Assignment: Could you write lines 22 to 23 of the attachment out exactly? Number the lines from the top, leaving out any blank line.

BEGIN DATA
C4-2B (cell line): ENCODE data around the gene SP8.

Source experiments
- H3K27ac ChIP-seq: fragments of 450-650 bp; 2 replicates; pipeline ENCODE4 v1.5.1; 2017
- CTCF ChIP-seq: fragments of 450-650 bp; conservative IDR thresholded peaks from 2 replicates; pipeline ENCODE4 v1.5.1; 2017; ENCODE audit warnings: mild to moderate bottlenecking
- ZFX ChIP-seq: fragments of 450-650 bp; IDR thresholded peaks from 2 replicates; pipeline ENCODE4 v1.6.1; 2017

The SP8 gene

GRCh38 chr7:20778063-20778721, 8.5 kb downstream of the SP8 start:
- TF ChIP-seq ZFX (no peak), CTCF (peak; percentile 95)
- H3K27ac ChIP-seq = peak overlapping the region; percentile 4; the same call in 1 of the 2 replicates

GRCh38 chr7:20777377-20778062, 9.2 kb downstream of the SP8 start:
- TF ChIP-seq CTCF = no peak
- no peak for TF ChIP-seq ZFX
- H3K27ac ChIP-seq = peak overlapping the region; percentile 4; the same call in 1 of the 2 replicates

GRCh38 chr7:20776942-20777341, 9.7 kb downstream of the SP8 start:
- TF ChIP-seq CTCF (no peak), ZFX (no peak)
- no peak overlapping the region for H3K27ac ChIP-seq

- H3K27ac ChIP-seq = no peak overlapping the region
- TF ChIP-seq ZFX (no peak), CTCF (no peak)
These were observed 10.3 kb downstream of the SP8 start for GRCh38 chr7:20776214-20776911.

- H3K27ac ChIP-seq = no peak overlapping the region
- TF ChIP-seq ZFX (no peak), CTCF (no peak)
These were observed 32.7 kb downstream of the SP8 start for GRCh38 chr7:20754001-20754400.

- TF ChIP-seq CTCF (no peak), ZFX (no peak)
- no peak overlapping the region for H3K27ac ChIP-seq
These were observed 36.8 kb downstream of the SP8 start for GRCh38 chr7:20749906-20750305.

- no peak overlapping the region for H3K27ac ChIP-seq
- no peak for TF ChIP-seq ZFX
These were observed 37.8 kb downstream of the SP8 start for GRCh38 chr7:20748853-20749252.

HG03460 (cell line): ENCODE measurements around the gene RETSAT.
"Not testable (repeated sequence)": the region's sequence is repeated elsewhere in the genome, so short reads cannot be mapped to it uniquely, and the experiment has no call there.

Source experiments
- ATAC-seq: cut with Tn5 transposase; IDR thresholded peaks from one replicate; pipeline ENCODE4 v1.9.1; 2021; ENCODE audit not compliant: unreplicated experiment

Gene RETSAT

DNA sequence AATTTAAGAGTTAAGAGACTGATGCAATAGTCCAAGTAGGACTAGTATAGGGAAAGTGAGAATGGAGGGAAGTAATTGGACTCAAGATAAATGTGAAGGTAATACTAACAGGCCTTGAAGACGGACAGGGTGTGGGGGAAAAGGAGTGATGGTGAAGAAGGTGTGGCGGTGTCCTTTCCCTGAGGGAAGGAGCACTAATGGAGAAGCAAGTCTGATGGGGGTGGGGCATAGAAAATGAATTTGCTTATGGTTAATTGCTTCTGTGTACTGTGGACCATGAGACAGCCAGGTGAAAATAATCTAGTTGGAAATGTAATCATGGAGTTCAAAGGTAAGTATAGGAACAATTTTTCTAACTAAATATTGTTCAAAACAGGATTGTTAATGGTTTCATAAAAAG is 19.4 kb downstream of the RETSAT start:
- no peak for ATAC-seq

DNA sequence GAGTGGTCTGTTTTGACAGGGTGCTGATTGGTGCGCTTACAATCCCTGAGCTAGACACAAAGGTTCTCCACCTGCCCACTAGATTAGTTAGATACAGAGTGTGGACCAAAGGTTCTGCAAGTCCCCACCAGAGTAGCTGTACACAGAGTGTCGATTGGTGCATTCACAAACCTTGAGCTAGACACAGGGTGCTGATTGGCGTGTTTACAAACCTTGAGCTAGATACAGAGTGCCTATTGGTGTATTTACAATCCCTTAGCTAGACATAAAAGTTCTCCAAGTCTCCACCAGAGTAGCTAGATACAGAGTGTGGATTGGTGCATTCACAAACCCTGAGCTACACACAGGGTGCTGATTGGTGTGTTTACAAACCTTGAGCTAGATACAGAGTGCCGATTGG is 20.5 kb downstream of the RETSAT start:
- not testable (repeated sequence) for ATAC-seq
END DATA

These were observed 32.7 kb downstream of the SP8 start for GRCh38 chr7:20754001-20754400.

- TF ChIP-seq CTCF (no peak), ZFX (no peak)